Dear editor: The courts are now processing the “criminal” charge against Holy Smoke Culture Shop. As we know cases are sometimes switched city location because a hostile environment surrounds it. It can be said that to a certain degree, the City of Nelson, by recently upping its cooperation with police in enforcement of breaking up cannabis grow ops, has worked to mobilize opinion against the growth
and sale of cannabis, in spite of the fact that cannabis production and distribution generates local jobs and revenues. It’s sad to see the City of Nelson furnishing such support to suppression of our local cannabis commerce and it’s time it sees the outlawing and prosecution of cannabis growth and sale as a waste of taxpayer’s money, a waste of time, a waste of personnel, a waste of resources, and a waste of “air time.”
What should the City of Nelson put that money and that energy into instead? How about Nelson’s whopping housing crisis? Or care for the mentally disabled, or the crying need for added daycare resources? Ignorance can be reversed. Hopefully the judge handling this case thinks on higher ground than the City of Nelson presently occupies. Phil Mader, Nelson
May 7, 2008 EXPRESS Page 5
Street Talk What food do you never eat?
Commentary Have you met your Koyoto targets yet? Andy Shadrack – director for Area D in the RDCK. As a member of the Green Party since November 1993, I have long held that party policies need to ensure that citizens do not have to wear a hair shirt and live in a cave to be considered environmentally conscious. Many in the various levels of Canadian government have consistently stated they wanted to achieve Kyoto targets but few have actually implemented policies that achieve those goals. Is achieving Canada’s Kyoto target doable without collapsing our economy and current standard of living? A few years ago, I took the carbon test on the federal government’s website and was horrified to learn that my partner and I had a carbon footprint of more than the Canadian average, at 7.7 tonnes. Wow, I thought, if even environmentally conscious me cannot make sure that we reduce our greenhouse gas emissions what hope is there for the average citizen. Well, two years later (no thanks to the federal Conservative government who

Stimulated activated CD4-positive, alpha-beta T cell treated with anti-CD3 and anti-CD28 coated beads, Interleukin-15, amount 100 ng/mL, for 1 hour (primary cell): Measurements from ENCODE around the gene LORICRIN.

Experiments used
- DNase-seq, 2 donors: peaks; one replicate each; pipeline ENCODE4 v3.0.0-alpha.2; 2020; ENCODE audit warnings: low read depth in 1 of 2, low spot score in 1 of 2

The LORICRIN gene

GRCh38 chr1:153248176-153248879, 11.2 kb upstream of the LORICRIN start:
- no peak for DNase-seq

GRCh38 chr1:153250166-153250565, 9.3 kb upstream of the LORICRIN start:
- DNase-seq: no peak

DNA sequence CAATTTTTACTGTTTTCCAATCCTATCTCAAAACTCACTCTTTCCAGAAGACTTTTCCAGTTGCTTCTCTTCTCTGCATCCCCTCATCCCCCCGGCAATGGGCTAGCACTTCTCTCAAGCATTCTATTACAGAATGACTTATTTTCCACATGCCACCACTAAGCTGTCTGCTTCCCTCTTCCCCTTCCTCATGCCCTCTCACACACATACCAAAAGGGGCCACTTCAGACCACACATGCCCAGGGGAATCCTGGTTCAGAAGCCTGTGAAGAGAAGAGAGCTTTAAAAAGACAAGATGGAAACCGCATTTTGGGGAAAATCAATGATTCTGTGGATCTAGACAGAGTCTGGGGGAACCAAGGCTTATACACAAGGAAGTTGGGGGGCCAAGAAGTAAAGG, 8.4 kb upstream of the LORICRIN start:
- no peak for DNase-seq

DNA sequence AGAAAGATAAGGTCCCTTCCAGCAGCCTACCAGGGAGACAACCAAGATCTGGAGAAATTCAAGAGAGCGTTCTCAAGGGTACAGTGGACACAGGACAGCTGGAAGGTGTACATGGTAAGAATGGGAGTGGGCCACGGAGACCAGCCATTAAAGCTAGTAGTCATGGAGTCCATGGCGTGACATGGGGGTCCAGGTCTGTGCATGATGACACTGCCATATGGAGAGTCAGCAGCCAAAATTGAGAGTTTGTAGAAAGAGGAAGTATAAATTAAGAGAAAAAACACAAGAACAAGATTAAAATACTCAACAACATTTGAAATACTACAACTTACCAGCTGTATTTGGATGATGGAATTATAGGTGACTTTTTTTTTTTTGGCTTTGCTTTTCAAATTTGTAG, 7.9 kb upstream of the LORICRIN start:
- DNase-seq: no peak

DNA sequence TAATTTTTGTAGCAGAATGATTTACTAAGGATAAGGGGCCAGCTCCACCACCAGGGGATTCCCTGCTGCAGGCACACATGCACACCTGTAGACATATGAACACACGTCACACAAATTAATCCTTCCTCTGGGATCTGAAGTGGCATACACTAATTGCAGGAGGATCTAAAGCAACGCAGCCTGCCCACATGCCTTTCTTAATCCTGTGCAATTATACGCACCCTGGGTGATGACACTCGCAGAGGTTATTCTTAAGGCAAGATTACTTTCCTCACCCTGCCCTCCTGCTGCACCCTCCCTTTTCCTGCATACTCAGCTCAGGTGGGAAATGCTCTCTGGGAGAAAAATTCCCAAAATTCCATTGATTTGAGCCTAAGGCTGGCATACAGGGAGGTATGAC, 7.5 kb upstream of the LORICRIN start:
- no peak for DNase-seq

discontinued their carbon challenge website) I believe Gail and I have exceeded the reduction required under Kyoto. We now have a carbon footprint that is nearly 52 per cent less than what it was two years ago. We have primarily achieved this by making two major changes in our lives. One: cutting our household consumption of electricity by 39.6 per cent, which is the equivalent of eliminating over half a tonne of C02 emissions. Two: letting go of being private owners of an SUV and becoming members of the Kaslo Branch of the Nelson Car Share Co-op, which we believe will save three tonnes of C02 emissions per year. I personally hate hair shirts and think that living in a cave is too dark and damp. What we all need to continually do is creatively look at ways to lower our collective carbon footprints and share the results with others. What have you done to meet your Kyoto targets? Why not share those actions with your friends and neighbours?
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Broad beans. They’re a type of bean and they’re the from the devil. Barrett Higman, Bright, Australia
French food. I had a terrible experience with andouillete. We found out later it’s a sausage made from pig’s colon. Sarah Higman, Bright, Australia
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EDITOR Chris Shepherd
Caviar. Instead of tasting pleasant to me it tastes like the docks of Vancouver. Lucy Methuen, Nelson
Page 6 EXPRESS
May 7, 2008
EcoSociety wants people to take the commuter challenge FILE PHOTO/CHRIS SHEPHERD
The bears are back in town They’re back. The bears are out. It’s time to get serious about bear proofing our properties. Our local bruins are waking up from their long winter naps. They are hungry and pickin’s are pretty scarce. Since green-up occurs in the valley bottoms first, that’s where bears will be looking for food. Unfortunately that’s also where people live and it’s next to impossible for a hungry bear to resist the temptation of grabbing a quick meal from a buffet of pungent garbage. One bear can also communicate to other bears, through its scat and scent trails, the location of a food source and that your yard is a great place to chow down. In due course, this chain of events leads to bears being shot. The probability of a human suffering serious injury from a bear encounter in B.C. is one in a million, yet on average 1,700 bears are killed yearly in B.C. simply for wandering into our neighbourhoods. Last year 32 bears were destroyed in the Nelson area. Ultimately the responsibility of avoiding having our furry neighbours killed, lies with ourselves. Please treat bears with respect and avoid confrontation. It is vital not to store garbage outside or leave it on your balcony. This however begs the question, “How can I stand the smell of garbage in my house, especially when garbage pick-up is every